5 min. 48 sec.
Black & White, PAL, 25 fps, 8 bit, Photo JPEG compression
WONOKROMO is a research about visual noise divided into two sections. The concept of noise is related to the concept of signal. A signal serves to transmit information, on the contrary noise is a disturbing element that prevents the transmission of information. There are various types of noises: the most known is sound, but in truth for each type of signal there is also a type of noise. So the visual noise is connected to the visual signal.
I created the first section by animating synthetic hairs, changing different parameters such as their thickness, curliness, stiffness, gravity, and others. I chose the best sequences and combined them all, resulting in more sequences. Then I chose again the best ones, and put them together over time.
The second part was more complex to create. Fig. 1 shows a table of the possible noises I could chose in the sofware I was using: those actually chosen are marked in red.
Fig. 1 Table of the possible noises
I first mapped the noises on a flat synthetic surface, and thus created several sequences in which different parameters were changed each time. This way I got 66 different sequences.
I then combined them all and chose the best ones, resulting in a first level of 116 new sequences. This process was particularly long, as for each sequence all the others were tried. Each combination was also done using different transfer modes: darken, multiply, linear burn, color burn, add, lighten, screen, linear dodge, color dodge, overlay, soft light, hard light, vivid light, pin light, difference, exclusion.
Afterwards, I chose the most interesting 60 results, and combined them together, always with different transfer modes. This process gave me a second level of 230 new sequences.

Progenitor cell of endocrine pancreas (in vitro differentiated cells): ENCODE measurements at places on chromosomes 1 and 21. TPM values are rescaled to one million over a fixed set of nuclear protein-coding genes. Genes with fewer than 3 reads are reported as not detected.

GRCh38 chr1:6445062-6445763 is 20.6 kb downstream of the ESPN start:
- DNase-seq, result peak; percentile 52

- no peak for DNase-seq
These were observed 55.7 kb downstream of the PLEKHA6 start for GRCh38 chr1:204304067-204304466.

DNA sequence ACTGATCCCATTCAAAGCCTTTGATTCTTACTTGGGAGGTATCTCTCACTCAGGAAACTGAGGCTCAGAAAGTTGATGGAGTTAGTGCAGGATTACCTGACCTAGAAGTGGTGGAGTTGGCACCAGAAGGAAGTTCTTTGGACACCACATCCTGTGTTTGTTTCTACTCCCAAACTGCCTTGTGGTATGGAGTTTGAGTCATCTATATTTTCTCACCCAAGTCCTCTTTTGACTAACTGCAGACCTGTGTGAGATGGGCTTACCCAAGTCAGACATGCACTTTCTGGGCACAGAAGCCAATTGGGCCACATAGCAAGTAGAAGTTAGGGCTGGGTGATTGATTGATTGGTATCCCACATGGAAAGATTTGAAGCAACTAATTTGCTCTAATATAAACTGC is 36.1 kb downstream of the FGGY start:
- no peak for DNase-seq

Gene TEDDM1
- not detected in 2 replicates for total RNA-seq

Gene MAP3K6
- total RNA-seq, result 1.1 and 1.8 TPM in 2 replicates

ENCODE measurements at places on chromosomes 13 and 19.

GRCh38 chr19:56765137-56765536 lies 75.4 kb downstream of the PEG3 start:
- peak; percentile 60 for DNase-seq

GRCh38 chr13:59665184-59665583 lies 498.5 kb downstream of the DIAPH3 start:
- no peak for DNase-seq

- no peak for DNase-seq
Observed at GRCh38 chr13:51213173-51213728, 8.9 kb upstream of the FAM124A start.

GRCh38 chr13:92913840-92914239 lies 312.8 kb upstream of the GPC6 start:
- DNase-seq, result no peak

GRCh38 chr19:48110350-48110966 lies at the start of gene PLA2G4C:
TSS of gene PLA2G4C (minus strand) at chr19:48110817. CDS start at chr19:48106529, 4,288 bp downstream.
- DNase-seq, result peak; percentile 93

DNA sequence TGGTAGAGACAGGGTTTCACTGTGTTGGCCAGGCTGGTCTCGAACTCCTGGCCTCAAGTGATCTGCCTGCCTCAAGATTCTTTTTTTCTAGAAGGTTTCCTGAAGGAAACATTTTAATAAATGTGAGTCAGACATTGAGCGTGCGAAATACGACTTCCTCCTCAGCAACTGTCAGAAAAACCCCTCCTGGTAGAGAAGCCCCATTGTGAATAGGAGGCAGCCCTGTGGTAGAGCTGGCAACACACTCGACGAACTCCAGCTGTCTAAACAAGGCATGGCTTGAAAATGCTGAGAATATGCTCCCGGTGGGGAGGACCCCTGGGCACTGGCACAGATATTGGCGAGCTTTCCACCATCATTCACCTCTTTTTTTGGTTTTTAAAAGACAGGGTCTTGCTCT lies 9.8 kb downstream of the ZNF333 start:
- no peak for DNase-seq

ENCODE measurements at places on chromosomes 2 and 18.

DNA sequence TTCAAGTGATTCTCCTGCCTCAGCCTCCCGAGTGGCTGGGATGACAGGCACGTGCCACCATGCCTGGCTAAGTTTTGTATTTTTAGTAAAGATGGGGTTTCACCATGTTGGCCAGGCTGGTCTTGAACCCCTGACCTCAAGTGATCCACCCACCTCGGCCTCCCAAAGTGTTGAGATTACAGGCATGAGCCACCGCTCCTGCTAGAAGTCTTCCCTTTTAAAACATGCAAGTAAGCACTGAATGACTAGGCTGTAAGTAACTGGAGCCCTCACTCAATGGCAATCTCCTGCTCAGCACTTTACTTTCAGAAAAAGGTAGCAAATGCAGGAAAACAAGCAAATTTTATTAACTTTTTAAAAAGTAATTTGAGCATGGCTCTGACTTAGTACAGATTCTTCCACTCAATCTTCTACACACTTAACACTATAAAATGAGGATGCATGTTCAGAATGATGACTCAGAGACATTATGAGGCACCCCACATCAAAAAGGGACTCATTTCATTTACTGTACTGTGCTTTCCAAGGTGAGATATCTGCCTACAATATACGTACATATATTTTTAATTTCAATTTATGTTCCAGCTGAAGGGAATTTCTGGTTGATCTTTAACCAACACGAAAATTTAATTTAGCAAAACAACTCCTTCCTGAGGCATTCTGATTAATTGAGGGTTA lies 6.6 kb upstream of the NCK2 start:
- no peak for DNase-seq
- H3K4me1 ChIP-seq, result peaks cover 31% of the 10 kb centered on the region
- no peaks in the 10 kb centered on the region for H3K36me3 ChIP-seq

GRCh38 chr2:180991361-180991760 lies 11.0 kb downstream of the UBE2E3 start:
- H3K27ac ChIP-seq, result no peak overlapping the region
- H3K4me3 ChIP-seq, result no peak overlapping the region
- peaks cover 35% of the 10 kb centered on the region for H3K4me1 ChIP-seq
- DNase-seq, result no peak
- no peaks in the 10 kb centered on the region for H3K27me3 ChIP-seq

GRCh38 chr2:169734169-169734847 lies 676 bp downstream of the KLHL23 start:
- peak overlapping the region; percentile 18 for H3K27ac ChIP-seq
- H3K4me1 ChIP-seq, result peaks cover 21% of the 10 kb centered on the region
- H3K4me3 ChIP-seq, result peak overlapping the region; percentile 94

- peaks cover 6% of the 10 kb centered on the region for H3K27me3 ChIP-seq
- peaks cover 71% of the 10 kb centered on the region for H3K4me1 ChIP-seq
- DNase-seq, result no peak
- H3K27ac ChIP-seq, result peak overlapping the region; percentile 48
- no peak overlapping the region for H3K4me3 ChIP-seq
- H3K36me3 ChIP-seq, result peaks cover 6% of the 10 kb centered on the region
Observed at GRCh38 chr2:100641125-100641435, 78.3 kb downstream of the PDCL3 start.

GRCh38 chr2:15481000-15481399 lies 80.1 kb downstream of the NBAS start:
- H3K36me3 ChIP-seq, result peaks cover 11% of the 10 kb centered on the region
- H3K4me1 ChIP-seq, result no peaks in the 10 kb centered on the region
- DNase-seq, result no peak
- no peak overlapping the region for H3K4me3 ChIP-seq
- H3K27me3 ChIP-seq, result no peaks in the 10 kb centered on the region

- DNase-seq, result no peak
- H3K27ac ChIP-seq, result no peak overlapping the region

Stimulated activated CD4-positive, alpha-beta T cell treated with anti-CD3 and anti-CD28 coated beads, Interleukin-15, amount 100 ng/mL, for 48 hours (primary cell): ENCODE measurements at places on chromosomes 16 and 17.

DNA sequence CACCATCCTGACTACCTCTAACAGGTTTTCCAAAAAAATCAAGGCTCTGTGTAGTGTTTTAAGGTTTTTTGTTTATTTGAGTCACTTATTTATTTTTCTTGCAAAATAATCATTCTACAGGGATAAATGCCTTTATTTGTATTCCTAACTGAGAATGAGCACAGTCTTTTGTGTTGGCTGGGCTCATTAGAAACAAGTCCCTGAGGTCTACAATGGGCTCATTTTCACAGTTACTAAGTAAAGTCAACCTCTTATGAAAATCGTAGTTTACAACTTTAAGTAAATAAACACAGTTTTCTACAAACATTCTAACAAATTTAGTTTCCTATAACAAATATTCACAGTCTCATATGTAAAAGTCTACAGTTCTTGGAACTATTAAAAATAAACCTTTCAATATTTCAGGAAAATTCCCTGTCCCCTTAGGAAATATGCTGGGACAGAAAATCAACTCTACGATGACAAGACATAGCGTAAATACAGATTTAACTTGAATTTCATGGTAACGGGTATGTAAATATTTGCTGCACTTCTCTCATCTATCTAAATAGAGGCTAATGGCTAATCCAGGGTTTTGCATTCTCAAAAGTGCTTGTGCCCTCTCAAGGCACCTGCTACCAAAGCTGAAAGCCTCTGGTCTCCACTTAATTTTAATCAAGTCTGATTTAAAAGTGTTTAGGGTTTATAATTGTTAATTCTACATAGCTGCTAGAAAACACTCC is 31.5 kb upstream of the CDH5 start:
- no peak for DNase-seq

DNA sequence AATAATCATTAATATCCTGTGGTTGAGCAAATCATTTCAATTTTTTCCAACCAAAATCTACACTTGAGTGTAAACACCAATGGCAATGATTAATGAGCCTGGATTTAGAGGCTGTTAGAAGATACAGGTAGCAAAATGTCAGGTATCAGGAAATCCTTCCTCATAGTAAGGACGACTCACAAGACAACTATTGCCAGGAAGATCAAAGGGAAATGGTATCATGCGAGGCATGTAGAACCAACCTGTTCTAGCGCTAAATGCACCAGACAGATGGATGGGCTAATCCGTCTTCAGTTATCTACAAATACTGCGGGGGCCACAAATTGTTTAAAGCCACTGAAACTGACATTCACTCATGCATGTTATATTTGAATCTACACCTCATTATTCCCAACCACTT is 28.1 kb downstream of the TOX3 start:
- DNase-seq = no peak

At that point it was difficult for me to navigate among the sequences I last created. Therefore, I decided to classify them and to create a database containing different parameters related each sequence. That helped me to choose the most suitable sequences in order to create the final animation. The parameters in the database were category, quality, duration, speed, density, global luminosity and maximum luminosity.
The last two parameters, global and maximum luminosity, were obtained by analysing the first frame of each sequence. Other parameters resulted from image analysis, such as average intensity, average contrast, third moment, smoothness, uniformity and entropy. Although interesting, these last six parameters were not actually taken into account. The ones that were indeed used were category, quality, density and global luminosity.
I finally composed 36 sequences, creating the second section.
Once the complete animation was done, I further analysed its global luminosity, and decided to cut some parts to improve the overall fluidity.
Fig. 2 Global luminosity of the second section, before final cuts
Fig. 3 Global luminosity of the second section, after final cuts
WONOKROMO has been shown at Seeing Sound, Bath (2009); Cinema Azzurro, Ancona (2009); Studio Matteo Boetti, Rome (2008); Visual Music Marathon, New York (2007); MuVi, Granada (2007); International Mediterranean Film Festival, Montpellier (2005); Fondazione Morra, Naples (2004).